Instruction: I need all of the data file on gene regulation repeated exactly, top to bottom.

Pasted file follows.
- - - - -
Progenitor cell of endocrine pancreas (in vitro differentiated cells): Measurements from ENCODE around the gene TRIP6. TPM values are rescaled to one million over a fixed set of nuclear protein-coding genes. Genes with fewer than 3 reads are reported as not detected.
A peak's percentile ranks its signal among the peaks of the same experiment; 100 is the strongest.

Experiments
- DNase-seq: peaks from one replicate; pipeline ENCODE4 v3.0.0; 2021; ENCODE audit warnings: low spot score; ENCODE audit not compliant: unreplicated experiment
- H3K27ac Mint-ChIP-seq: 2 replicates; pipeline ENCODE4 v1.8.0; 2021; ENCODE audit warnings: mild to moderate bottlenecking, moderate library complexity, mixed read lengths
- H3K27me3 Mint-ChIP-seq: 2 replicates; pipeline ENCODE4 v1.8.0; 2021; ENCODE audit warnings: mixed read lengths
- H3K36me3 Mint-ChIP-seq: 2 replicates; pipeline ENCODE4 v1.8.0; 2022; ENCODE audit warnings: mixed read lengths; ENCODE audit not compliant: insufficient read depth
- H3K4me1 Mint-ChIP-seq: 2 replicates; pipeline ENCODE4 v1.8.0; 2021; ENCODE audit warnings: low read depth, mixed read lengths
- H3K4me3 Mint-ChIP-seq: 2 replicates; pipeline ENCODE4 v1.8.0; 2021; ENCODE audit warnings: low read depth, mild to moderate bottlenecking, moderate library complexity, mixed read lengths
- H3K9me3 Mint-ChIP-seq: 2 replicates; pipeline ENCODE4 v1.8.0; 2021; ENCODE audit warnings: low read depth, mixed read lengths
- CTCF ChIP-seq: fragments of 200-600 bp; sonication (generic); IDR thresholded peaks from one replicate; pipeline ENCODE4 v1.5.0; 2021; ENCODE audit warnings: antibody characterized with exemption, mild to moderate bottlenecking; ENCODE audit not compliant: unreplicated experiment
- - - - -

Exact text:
Progenitor cell of endocrine pancreas (in vitro differentiated cells): Measurements from ENCODE around the gene TRIP6. TPM values are rescaled to one million over a fixed set of nuclear protein-coding genes. Genes with fewer than 3 reads are reported as not detected.
A peak's percentile ranks its signal among the peaks of the same experiment; 100 is the strongest.

Experiments
- DNase-seq: peaks from one replicate; pipeline ENCODE4 v3.0.0; 2021; ENCODE audit warnings: low spot score; ENCODE audit not compliant: unreplicated experiment
- H3K27ac Mint-ChIP-seq: 2 replicates; pipeline ENCODE4 v1.8.0; 2021; ENCODE audit warnings: mild to moderate bottlenecking, moderate library complexity, mixed read lengths
- H3K27me3 Mint-ChIP-seq: 2 replicates; pipeline ENCODE4 v1.8.0; 2021; ENCODE audit warnings: mixed read lengths
- H3K36me3 Mint-ChIP-seq: 2 replicates; pipeline ENCODE4 v1.8.0; 2022; ENCODE audit warnings: mixed read lengths; ENCODE audit not compliant: insufficient read depth
- H3K4me1 Mint-ChIP-seq: 2 replicates; pipeline ENCODE4 v1.8.0; 2021; ENCODE audit warnings: low read depth, mixed read lengths
- H3K4me3 Mint-ChIP-seq: 2 replicates; pipeline ENCODE4 v1.8.0; 2021; ENCODE audit warnings: low read depth, mild to moderate bottlenecking, moderate library complexity, mixed read lengths
- H3K9me3 Mint-ChIP-seq: 2 replicates; pipeline ENCODE4 v1.8.0; 2021; ENCODE audit warnings: low read depth, mixed read lengths
- CTCF ChIP-seq: fragments of 200-600 bp; sonication (generic); IDR thresholded peaks from one replicate; pipeline ENCODE4 v1.5.0; 2021; ENCODE audit warnings: antibody characterized with exemption, mild to moderate bottlenecking; ENCODE audit not compliant: unreplicated experiment